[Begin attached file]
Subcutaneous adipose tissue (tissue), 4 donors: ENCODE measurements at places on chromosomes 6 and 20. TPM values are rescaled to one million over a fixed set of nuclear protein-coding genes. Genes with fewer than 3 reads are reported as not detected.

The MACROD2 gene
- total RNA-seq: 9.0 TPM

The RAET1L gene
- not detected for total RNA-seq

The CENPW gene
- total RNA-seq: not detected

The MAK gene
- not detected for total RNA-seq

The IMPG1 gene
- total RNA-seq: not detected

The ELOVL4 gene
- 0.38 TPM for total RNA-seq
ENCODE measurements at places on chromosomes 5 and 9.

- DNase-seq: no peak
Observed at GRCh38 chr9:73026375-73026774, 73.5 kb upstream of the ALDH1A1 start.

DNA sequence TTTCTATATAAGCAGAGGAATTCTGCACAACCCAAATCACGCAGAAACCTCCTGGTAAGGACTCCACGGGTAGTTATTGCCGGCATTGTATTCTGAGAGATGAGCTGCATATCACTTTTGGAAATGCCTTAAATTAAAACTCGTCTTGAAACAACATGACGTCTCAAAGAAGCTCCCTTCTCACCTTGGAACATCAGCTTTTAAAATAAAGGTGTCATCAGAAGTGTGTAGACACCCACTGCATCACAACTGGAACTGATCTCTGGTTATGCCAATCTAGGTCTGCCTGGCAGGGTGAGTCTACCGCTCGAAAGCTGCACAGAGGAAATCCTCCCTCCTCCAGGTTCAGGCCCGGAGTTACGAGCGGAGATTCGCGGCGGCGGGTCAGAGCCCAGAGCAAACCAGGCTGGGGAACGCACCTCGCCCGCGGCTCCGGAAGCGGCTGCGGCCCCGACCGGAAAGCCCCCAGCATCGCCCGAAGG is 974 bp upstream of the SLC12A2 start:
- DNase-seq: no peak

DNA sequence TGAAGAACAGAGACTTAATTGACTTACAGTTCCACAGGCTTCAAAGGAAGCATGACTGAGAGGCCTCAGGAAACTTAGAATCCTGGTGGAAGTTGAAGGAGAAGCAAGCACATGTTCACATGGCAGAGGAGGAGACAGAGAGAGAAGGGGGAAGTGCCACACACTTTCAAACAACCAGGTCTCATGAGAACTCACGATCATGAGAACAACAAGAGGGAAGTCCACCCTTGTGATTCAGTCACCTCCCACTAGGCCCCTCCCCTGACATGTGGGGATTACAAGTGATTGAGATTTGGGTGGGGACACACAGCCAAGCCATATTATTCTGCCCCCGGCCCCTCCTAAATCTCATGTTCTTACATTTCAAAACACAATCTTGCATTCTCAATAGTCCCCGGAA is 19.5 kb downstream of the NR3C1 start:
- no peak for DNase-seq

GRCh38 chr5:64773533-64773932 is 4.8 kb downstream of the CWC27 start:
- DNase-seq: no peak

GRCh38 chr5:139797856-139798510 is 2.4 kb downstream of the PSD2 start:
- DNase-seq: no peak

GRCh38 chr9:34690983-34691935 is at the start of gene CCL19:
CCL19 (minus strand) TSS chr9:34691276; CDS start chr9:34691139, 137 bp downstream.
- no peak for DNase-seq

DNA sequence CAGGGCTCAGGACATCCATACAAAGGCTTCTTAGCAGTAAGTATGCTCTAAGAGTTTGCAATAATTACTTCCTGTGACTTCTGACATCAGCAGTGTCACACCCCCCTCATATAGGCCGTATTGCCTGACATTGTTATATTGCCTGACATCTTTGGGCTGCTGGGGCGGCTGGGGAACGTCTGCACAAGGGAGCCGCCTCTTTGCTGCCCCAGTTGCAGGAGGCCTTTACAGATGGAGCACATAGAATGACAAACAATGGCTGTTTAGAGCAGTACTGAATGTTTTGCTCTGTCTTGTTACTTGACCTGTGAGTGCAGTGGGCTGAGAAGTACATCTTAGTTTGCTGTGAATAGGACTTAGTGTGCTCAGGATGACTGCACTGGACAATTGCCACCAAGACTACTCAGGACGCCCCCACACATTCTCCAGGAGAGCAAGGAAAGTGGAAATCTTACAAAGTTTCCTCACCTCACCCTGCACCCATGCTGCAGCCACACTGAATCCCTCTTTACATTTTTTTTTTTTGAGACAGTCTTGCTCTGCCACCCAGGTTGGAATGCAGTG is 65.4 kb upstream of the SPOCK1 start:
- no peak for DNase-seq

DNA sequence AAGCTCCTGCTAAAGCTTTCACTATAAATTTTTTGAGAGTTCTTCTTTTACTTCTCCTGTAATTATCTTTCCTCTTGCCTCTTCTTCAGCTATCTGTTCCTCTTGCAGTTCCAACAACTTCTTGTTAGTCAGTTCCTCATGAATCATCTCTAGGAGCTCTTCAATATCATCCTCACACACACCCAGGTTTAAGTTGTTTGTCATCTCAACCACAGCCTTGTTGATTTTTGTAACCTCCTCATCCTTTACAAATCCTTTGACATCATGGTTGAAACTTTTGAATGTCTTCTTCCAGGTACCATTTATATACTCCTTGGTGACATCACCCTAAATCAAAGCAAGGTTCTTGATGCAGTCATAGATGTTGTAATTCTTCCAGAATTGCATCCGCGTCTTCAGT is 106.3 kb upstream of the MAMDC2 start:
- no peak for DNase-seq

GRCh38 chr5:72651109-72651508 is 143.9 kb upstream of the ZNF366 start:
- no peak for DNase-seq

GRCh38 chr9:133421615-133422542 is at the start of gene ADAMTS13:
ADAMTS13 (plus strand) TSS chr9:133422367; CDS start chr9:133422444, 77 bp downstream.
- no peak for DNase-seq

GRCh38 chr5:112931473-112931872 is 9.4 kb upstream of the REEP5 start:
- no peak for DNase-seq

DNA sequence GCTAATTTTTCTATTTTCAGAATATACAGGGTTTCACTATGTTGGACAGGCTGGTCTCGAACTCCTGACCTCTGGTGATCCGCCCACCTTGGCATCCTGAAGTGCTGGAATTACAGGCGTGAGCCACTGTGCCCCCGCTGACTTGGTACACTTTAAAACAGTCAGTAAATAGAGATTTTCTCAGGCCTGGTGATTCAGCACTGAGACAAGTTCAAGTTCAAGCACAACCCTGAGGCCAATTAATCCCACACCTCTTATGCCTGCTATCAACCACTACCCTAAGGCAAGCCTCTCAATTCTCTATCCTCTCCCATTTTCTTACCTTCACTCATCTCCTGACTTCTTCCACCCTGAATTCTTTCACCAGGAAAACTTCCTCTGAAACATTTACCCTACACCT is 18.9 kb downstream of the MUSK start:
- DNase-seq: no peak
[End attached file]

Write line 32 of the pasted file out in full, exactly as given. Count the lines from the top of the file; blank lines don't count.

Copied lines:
GRCh38 chr5:72651109-72651508 is 143.9 kb upstream of the ZNF366 start: